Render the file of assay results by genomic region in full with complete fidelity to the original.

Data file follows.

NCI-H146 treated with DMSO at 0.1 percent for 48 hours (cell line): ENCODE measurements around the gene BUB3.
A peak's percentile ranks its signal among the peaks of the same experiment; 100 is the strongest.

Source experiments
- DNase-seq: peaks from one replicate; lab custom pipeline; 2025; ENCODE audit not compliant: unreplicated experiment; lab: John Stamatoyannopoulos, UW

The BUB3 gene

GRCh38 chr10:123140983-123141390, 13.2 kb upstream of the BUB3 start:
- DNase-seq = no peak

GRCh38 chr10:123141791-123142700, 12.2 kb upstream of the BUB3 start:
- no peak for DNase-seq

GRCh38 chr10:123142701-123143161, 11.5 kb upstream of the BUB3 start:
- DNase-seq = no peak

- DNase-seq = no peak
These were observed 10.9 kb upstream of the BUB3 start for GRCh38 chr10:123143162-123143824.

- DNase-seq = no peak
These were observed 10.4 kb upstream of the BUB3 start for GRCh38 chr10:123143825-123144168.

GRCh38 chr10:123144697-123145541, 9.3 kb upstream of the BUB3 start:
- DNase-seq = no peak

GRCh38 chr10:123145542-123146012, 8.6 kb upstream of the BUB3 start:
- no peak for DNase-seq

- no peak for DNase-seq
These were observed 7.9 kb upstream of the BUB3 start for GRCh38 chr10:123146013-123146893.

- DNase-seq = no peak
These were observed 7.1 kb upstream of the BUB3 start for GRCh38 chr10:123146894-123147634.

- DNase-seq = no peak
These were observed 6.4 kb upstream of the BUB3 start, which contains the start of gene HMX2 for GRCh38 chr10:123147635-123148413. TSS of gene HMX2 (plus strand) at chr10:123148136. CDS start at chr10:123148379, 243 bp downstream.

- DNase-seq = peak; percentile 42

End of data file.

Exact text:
NCI-H146 treated with DMSO at 0.1 percent for 48 hours (cell line): ENCODE measurements around the gene BUB3.
A peak's percentile ranks its signal among the peaks of the same experiment; 100 is the strongest.

Source experiments
- DNase-seq: peaks from one replicate; lab custom pipeline; 2025; ENCODE audit not compliant: unreplicated experiment; lab: John Stamatoyannopoulos, UW

The BUB3 gene

GRCh38 chr10:123140983-123141390, 13.2 kb upstream of the BUB3 start:
- DNase-seq = no peak

GRCh38 chr10:123141791-123142700, 12.2 kb upstream of the BUB3 start:
- no peak for DNase-seq

GRCh38 chr10:123142701-123143161, 11.5 kb upstream of the BUB3 start:
- DNase-seq = no peak

- DNase-seq = no peak
These were observed 10.9 kb upstream of the BUB3 start for GRCh38 chr10:123143162-123143824.

- DNase-seq = no peak
These were observed 10.4 kb upstream of the BUB3 start for GRCh38 chr10:123143825-123144168.

GRCh38 chr10:123144697-123145541, 9.3 kb upstream of the BUB3 start:
- DNase-seq = no peak

GRCh38 chr10:123145542-123146012, 8.6 kb upstream of the BUB3 start:
- no peak for DNase-seq

- no peak for DNase-seq
These were observed 7.9 kb upstream of the BUB3 start for GRCh38 chr10:123146013-123146893.

- DNase-seq = no peak
These were observed 7.1 kb upstream of the BUB3 start for GRCh38 chr10:123146894-123147634.

- DNase-seq = no peak
These were observed 6.4 kb upstream of the BUB3 start, which contains the start of gene HMX2 for GRCh38 chr10:123147635-123148413. TSS of gene HMX2 (plus strand) at chr10:123148136. CDS start at chr10:123148379, 243 bp downstream.

- DNase-seq = peak; percentile 42